They came first for Greece and I didn’t speak up because I wasn’t Greek. Then they came for Ireland and I didn’t speak up because I wasn’t Irish. Then they came for Portugal and I didn’t speak up because I was German. Then they came for me, and no one was left to speak up.
With apologies to Martin Niemoller, Europe’s debt crisis is getting worse, not better. The European Central Bank’s milquetoast bond-buying efforts have done diddly and squat to prevent borrowing costs from soaring to levels that mean each new sale of securities drags euro region governments closer to the bankruptcy courts.
If the ECB is serious about backstopping bonds -- and that’s a big if, since it’s pretty easy to envisage the Frankfurt crowd cheering yields higher with “go baby, that’ll teach them for their fiscal indiscipline” -- tinkering at the edges by bidding for a Greek bond here, an Irish security there, isn’t the way to go.
Instead, the central bank should expand its armory to include the most potent weapon the sorcerers of financial alchemy have concocted to date. By crying havoc and letting slip the dogs of derivatives, European policy makers could prove their commitment to averting default, restoring some sense of order to the government bond market and maintaining the integrity of the common currency project.
Credit-default swaps could be employed as a battering ram to bludgeon away the bond vigilantes. By offering insurance against a failure to pay by selling default swaps to anyone who wants to buy, the ECB could stand in the market and change the price of money much more tangibly than the 72.5 billion euros ($95 billion) of bond purchases it has implemented since establishing its debt support program on May 10.
For example, it currently costs about $105,000 per year to insure $10 million of AAA-rated French government debt for five years. That’s the most expensive ever, triple the cost since the start of the year, as the debt crisis infects even Europe’s most creditworthy nations.
By offering unlimited insurance, the ECB could drive down the cost of swaps with each successive trade it does with a default-wary bondholder (or naked-short-selling, pesky speculator) -- and it could do the same for Greece, Ireland, Portugal and the rest of the euro members. Underwriting euro-region debt by offering cash protection against nonpayment via the tried and tested mechanism of guaranteeing to take defaulted bonds and pay out their face value could be a game-changing vote of confidence in the ability of euro nations to keep their debt promises.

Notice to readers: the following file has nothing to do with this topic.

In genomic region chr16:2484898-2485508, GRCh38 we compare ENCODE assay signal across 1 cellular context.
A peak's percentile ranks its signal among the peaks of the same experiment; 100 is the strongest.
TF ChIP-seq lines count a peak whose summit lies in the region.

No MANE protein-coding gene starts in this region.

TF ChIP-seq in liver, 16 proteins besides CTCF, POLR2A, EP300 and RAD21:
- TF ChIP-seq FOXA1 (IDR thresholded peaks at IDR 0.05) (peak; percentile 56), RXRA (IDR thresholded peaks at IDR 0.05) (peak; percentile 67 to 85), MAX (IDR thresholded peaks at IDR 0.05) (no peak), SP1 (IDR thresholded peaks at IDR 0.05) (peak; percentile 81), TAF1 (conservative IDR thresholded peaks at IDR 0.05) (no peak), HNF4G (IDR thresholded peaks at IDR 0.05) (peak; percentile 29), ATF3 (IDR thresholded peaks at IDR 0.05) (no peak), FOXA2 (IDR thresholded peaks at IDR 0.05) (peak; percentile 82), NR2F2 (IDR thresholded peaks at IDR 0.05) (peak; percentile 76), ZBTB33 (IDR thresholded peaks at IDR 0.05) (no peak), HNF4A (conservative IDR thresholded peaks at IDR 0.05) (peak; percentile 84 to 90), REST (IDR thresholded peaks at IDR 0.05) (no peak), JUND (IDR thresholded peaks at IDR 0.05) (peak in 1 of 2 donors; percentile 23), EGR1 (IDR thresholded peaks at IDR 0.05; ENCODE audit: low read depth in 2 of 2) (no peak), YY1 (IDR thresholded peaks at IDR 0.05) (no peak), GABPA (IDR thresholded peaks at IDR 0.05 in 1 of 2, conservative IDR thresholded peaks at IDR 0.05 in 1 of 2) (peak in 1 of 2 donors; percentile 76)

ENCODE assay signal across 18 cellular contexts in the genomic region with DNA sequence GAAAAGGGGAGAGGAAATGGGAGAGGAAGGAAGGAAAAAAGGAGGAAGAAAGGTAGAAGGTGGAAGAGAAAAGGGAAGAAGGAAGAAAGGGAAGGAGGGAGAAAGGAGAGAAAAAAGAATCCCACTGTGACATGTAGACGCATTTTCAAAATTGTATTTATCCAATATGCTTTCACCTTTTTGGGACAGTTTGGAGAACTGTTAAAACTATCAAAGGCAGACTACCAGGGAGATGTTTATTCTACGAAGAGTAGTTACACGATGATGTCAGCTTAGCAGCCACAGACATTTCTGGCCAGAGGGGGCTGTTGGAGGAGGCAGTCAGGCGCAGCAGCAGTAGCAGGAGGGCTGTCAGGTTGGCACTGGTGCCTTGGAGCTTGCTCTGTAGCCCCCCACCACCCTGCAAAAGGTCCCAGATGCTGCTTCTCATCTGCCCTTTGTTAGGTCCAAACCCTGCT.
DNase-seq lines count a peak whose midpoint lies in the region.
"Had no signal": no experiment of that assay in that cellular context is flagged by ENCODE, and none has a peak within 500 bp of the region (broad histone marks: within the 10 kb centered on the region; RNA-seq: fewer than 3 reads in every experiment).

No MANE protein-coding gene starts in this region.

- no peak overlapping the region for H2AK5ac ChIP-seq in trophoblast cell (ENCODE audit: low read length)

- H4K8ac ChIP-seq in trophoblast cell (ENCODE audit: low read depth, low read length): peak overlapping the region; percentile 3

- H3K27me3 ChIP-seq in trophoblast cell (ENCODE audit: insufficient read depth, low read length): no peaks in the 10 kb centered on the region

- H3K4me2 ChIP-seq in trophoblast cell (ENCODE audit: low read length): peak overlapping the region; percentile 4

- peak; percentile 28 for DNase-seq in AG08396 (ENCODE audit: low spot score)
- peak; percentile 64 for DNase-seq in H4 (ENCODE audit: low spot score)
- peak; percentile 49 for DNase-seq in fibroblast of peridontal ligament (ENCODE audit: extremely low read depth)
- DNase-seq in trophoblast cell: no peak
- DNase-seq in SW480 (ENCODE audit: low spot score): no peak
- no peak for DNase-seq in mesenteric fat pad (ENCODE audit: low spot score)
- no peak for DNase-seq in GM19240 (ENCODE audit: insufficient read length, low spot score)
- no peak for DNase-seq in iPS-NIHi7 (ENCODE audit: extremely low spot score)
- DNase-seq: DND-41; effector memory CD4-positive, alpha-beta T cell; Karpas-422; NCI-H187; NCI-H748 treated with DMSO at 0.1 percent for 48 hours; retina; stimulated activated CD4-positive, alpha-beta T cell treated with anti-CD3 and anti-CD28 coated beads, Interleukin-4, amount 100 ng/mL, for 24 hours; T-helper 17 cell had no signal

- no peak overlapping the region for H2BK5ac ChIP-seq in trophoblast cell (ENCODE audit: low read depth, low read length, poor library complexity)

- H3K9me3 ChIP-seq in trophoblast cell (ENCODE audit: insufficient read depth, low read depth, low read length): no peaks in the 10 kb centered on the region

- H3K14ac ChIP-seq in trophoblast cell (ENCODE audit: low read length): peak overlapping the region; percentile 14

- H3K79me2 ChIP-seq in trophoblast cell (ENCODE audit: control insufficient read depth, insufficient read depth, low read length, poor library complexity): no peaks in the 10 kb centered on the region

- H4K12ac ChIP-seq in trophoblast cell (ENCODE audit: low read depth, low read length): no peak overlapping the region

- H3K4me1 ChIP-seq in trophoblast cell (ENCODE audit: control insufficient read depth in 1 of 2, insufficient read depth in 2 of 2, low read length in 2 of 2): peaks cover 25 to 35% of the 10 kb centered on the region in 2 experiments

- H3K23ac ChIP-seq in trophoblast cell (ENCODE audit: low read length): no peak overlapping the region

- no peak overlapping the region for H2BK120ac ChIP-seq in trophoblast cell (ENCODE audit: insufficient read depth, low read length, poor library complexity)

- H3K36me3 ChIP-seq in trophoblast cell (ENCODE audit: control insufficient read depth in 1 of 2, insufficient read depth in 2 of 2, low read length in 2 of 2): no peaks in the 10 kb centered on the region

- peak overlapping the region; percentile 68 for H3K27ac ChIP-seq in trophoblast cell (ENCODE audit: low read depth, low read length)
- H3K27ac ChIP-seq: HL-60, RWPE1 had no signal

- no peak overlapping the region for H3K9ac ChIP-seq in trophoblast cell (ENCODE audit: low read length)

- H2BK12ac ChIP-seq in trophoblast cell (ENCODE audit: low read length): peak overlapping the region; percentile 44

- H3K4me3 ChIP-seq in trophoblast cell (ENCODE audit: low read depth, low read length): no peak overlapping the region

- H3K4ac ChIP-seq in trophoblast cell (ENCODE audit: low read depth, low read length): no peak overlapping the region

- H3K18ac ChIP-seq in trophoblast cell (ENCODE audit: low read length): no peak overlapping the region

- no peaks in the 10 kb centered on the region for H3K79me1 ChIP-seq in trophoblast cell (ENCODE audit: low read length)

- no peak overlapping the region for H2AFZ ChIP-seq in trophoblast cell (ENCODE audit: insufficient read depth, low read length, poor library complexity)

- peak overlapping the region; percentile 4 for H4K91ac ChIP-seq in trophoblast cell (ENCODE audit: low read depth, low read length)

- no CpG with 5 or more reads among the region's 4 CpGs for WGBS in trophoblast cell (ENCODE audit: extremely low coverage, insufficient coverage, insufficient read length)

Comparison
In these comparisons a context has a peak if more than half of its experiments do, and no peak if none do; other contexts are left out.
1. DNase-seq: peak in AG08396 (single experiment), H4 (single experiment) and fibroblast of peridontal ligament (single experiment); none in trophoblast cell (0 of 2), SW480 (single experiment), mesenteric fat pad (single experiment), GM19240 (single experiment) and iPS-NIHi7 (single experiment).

Of course, it will never happen. Joint and several guarantees are anathema to Germany, which still has the tiller of the Good Ship Euro. The ECB is already up to its eyeballs in trashed euro debt; a default-swap program would expose it to billions more euros in potential losses. While the likes of Germany and France may say that euro nations will never default, getting them to put the ECB’s money where those pledges are is a different matter.
The only stick beating Germany into line on the bailout packages is the dread that its banks will be left holding worthless government paper, should Greece and Ireland and their fellow profligate borrowers fail to make good on their debt commitments. If its leaders continue to badmouth bondholders, no amount of central bank support will prop up debt prices.
The ECB bought the least amount of debt in almost two months last week. It purchased just 603 million euros, down from 2.667 billion euros the previous week. Those halfhearted efforts have failed to cap borrowing costs; Greek 10-year yields have climbed more than 4 points to almost 12 percent since the program started, while Irish yields have jumped to 8.6 percent from 4.7 percent, and Spain’s borrowing costs have soared to 5.5 percent from 3.9 percent.
The creditworthiness of euro nations continues to melt. Just three more cuts, and Ireland will have metastasized into a junk-rated borrower at Moody’s. Spain may lose its Aa1 grade at the rating company, while Standard & Poor’s is reviewing its assessments of Ireland, Portugal and Greece.
No wonder the euro is the world’s worst-performing major currency this year, also dragging down the Danish currency, which is pegged to it. While that’s great news for German exporters, it’s hardly evidence of investor faith in the economic and financial policies being pursued in the common currency bloc.
A year ago this week, this column suggested that letting Greece default would be preferable to a bailout. As more countries come under fire, with Ireland already forced to seek aid while Portuguese and Spanish yields are screaming in pain, the options available to the guardians of the euro project seem to be narrowing to just two choices: let the project collapse, or force the weaker members to cede all fiscal sovereignty to Frankfurt. The endgame must come soon.
(Mark Gilbert, author of “Complicit: How Greed and Collusion Made the Credit Crisis Unstoppable,” is the London bureau chief and a columnist for Bloomberg News. The opinions expressed are his own.)
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